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© Rakhesh Sasidharan

Elsewhere

Tip: View hidden files and folders in PowerShell

Just as a reference to my future self …

To view hidden files & folders in a directory via PowerShell use the -Force switch with Get-ChildItem:

Tip: Overriding a GPO setting via Registry

At work our Desktops team has put a policy in place that enables Outlook cached mode for every one. Which becomes a pain in the a$$ when you have to disable and enable cached mode for some users as part of fixing issues (OST file corruptions, no incoming emails, etc).

Thankfully this is a setting you can temporarily override via the registry. Just got to modify a key under HKCU.

But … if you open the registry as the affected user and try modifying the key, you can’t because of lack of permission. Expected, right? What’s the point of a policy if users can modify the registry directly to override it. Admin users can modify the key, but if you open the registry as an admin then HKCU points to the admin and not the user.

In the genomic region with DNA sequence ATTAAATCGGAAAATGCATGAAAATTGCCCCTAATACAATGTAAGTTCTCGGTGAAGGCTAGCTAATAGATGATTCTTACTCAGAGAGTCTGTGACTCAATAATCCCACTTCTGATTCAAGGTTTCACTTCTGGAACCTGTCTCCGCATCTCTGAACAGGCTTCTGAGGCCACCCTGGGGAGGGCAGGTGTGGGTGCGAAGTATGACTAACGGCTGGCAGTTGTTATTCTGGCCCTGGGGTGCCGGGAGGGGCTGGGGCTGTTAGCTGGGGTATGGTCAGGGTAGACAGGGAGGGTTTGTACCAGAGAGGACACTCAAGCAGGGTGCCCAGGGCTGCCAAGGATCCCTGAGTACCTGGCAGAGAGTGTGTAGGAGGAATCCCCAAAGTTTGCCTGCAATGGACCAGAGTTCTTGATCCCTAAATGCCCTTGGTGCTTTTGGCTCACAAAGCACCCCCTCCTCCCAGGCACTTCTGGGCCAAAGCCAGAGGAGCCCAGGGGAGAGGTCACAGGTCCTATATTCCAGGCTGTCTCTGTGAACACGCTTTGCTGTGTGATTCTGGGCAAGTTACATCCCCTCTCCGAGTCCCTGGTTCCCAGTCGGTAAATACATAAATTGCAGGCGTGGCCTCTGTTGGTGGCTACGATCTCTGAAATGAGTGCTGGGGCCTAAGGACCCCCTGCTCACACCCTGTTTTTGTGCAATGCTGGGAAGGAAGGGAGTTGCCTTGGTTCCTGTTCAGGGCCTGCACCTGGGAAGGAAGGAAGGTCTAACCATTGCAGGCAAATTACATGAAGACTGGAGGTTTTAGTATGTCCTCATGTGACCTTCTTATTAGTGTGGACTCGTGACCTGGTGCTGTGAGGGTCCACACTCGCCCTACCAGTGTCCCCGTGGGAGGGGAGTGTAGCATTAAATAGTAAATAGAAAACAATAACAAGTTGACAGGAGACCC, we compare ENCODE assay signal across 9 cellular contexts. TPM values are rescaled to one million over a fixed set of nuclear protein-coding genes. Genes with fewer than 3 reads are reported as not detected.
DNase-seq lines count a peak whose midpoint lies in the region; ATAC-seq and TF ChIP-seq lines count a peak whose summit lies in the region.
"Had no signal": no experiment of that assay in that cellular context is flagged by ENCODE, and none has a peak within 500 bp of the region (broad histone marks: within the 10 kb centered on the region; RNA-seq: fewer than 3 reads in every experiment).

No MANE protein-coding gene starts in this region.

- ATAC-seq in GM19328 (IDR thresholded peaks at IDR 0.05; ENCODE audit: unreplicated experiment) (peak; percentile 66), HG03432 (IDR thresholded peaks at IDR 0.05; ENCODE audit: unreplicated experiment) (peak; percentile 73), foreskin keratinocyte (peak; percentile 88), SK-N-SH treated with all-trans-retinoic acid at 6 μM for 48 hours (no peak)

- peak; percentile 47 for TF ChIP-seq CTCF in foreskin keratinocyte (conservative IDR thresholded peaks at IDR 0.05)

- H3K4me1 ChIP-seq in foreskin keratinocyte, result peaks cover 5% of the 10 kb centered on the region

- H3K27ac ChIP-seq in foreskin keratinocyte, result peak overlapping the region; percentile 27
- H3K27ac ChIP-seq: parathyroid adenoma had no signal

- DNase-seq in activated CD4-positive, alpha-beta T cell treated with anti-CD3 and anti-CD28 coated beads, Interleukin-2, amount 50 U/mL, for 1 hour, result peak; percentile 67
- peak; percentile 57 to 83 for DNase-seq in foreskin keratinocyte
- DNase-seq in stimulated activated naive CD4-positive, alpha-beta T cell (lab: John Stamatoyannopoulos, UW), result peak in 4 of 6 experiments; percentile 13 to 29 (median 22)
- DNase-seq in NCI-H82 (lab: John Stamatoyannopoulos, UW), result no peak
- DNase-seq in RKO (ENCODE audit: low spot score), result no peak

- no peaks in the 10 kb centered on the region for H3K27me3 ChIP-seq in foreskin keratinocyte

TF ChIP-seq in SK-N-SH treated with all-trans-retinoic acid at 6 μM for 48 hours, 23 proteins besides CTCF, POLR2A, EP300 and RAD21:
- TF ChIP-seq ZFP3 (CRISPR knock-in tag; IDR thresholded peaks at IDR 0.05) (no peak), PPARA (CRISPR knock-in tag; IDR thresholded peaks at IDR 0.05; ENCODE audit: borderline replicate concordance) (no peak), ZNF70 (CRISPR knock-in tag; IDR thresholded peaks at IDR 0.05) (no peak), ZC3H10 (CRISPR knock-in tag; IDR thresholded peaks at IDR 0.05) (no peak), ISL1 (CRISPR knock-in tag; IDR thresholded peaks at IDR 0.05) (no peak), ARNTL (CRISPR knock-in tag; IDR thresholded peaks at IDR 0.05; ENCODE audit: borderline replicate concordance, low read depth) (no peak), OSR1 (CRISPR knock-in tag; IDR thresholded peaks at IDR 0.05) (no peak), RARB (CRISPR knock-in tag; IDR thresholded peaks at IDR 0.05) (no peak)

Here’s how you workaround though: open the registry by doing a “run as” as the admin. Then go to HKEY_USERS. One of the entries there will be for the user logged in. (There shouldn’t be many entries, but if there are then you can find the one you want in one of two ways: (1) Use psgetsid from the Sysnternals tools to find the SID of the logged in user. That’s the entry you want. Or (2) go to HKLM\SOFTWARE\Microsoft\Windows NT\CurrentVersion\ProfileList. You will find entries there with the same names as under HKEY_USERS. Check the ProfileImagePath key in each – the one with the path to the logged in user is the key you want).

Once you find the key of the logged in user under HKEY_USERS that’s it. Everything under here is the HKCU of the logged in user so any changes you make here reflect HKCU. Go ahead and change whatever you want – the change will succeed because you are now using an admin account to make changes to the logged in user’s HKCU. Hah!

Hope this helps someone.